Lee occupied himself that same summer torturing pets, either chasing Grandma’s hounds, trying to yank the tail off her resident cat, or pouncing on Aunt Margaret’s and Uncle Myrl’s incredibly patient German Shepherd named “Lady”. The tortured pets had some measure of revenge, though, when Lee stepped barefoot in some beans that Grandma had thoughtfully hurled out the window into the grass for her hound dogs to eat. The beans squished up between his toes and, frankly, looked remarkably like dog shit, which was enough to make Lee start retching and make the rest of us double over in hysterical laughter. He continued to chase the pets after that incident but with somewhat less vigor.
Go jump in the lake. Seriously — access to lovely DeGray Lake was just a half-mile or so down the road from Grandma’s (although the more scenic access points were around the other side off the highway). Lake swimming seemed to be a definite improvement over the beaches at home. For starters, the water was always bathwater warm, and you didn’t have to worry about pesky waves knocking you over, or sand infiltrating your bathing suit. And if you were lucky you’d feel fish slapping against your legs as they swam by. On the days when Melvin didn’t work he’d take us in his boat and we’d zoom around the lake, often with Aunt Pat and cousins Mike and Tanya water-skiing behind us (I was always too chicken to try). (In fact, it was in Melvin’s boat that I first noticed he was missing an index finger; shot it off when he was a boy.) Once we went to Lake Catherine; what a muddy hellhole that was! I stayed on my air mattress for hours to keep my feet out of the sucking mud on the lake bed, and got thoroughly sunburnt for my efforts. I stuck to the vinyl furniture at Melvin’s house for days after that (ouch!).
I learned to shoot a rifle. Mike taught me one summer. (I came to rely on Mike to teach me the things that Mom wouldn’t want me to do.) It was kind of scary, and I only tried a couple of shots. I think I was supposed to be aiming for a tin plate on a tree behind Melvin’s house (the one that later burned), but of course I didn’t come anywhere close. The rifle’s kick (strong!) interested me more than my proximity to the target. Lee was taught to shoot by Mike a few years later, but he had a big old shotgun, and nobody warned him about the gun’s kick, resulting in one very bruised shoulder for my long-suffering brother.
We’d play the piano at Melvin’s. Pat had a spinet piano, and she and Tanya had a very distinctive style of playing, with lots of flourishes on the chords. Luci picked up the style much better than I ever did.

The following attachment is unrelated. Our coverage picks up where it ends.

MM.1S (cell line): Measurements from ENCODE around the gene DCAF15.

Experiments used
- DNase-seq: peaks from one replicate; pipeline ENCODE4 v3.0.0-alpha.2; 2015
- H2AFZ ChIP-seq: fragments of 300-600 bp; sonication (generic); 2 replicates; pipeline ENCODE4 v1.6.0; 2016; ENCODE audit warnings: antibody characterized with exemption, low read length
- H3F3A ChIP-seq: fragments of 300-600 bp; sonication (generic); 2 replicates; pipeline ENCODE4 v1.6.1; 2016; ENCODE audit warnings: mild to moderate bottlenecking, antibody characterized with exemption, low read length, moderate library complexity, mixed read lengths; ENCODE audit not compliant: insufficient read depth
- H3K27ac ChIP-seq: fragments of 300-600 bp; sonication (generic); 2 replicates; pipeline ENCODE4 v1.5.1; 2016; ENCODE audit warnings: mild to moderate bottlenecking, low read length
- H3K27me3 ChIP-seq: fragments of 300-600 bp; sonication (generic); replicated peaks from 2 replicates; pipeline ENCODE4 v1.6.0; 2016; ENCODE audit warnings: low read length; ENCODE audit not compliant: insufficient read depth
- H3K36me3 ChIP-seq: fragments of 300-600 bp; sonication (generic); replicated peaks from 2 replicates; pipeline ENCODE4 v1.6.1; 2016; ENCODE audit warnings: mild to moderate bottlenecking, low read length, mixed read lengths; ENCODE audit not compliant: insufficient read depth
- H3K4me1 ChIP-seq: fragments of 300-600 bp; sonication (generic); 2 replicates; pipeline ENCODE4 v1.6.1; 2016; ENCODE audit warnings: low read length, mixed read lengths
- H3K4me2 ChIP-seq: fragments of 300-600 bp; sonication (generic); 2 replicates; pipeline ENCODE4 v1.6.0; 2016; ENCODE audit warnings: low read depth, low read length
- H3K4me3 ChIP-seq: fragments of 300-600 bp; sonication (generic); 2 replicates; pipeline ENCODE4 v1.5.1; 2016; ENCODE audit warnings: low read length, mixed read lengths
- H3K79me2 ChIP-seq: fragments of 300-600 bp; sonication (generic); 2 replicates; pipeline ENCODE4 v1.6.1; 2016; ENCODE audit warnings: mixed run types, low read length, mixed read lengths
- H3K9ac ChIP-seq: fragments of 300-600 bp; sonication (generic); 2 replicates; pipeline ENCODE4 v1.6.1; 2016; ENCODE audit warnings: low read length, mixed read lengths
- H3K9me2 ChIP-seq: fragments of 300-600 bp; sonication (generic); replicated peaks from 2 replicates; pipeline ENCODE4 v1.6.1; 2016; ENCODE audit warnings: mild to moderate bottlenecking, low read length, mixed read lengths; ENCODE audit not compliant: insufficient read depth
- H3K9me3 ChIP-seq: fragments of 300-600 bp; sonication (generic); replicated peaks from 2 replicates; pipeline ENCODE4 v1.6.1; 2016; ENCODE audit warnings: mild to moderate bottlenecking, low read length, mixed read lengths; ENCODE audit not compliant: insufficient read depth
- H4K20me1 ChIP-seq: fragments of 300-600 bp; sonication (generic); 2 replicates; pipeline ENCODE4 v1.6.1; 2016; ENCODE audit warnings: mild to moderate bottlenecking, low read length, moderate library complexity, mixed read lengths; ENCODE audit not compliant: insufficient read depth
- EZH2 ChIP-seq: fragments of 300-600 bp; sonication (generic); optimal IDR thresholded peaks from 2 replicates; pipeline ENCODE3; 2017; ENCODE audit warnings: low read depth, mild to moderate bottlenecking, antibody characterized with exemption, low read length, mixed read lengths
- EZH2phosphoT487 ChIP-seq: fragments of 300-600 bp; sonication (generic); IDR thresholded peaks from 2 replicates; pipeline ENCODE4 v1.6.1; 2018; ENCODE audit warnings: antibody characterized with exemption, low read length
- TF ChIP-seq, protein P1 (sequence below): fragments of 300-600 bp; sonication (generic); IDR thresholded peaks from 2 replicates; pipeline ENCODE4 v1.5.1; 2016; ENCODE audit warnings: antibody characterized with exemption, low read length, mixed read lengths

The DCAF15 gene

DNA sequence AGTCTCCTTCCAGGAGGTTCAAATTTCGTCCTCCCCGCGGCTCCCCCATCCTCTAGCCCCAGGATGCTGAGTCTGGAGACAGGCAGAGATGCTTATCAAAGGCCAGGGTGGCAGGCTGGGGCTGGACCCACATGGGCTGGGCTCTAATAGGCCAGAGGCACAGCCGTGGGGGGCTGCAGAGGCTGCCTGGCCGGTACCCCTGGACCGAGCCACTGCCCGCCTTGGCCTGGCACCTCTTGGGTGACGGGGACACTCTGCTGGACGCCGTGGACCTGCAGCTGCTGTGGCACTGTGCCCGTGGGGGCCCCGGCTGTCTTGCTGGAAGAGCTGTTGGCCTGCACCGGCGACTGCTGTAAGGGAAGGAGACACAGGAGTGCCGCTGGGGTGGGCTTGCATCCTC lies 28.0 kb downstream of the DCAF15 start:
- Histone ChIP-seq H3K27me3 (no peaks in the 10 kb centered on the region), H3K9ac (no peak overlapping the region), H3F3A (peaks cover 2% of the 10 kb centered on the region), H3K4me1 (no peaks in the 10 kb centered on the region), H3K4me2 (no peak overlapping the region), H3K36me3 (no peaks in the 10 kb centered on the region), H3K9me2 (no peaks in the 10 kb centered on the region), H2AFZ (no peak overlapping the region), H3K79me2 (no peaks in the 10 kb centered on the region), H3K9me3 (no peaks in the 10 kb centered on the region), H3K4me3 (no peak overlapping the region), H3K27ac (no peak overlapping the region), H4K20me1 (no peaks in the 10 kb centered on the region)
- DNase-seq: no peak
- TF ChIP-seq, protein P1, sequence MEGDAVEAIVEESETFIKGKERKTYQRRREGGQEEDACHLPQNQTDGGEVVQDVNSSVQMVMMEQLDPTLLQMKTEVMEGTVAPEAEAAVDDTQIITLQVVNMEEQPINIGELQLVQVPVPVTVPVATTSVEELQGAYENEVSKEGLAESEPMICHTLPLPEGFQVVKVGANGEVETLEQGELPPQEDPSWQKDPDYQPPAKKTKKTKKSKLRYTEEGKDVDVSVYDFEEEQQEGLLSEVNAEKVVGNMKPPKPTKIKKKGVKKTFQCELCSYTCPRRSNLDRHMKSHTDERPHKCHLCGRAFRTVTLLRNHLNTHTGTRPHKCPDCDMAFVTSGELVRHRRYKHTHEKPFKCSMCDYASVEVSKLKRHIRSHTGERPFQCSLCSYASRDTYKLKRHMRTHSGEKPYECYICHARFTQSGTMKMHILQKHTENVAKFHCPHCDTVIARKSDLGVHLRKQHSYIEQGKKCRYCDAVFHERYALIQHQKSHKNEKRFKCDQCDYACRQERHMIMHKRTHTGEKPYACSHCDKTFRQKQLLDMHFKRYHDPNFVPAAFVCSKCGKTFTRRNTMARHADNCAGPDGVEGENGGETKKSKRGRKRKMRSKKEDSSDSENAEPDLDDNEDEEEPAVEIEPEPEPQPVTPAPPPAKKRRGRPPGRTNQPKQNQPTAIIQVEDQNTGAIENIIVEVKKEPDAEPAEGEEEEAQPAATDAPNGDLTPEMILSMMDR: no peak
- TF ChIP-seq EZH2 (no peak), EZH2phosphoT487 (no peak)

We’d fight. I’ve determined over the years that the primary advantage a large family has over a small family is that there are more possibilities for arguments, and you get to divide up into factions. (This theory was borne out in spades by the Slav side of the family in San Pedro.) Sometimes the arguments involved Aunt Jackie. Everybody loved Jackie — but everyone also knew that she considered herself superior because she had grown up in a French city rather than the Arkansas countryside. Usually she kept this attitude under wraps, but from time to time she would get a little snobby and uppity (“I won’t stay at Margaret’s house, she has mice!” she complained more than once.) “What’s so great about France,” Mom grumbled one summer, “where she grew up the streets are filled with garbage!” I believed that assessment for many years — poor Jackie, growing up in garbage — until it finally dawned on me that Mom had never been to France and wasn’t exactly an authority on French living.
(Another time – we were much older by then – Pat was going to make sandwiches for lunch, and asked what kind of cheese we wanted. “Brie,” said Jackie. Pat replied, “Cheese is cheese. There’s yellow, and there’s white.” I don’t even remember what Jackie ate at that point.)
When you got right down to it, staying in Arkansas wasn’t boring at all, there was a lot to keep you going. It was just at a much slower pace, a crawl almost, than we were used to. And about the time we’d really feel in tune with the pace and the lifestyle, poof! the time would be gone, we had to go home, and we would find ourselves crying as we left. We were happy to be going home, but sad because we knew it would be years before we returned, and everyone would be different when we did return.
But not the countryside; save for some of the roads getting paved, it changed little over the years. A good thing, as far as I’m concerned — it means when I go back with Robert, he can see what it was like for me all those years ago, and understand what it means to me.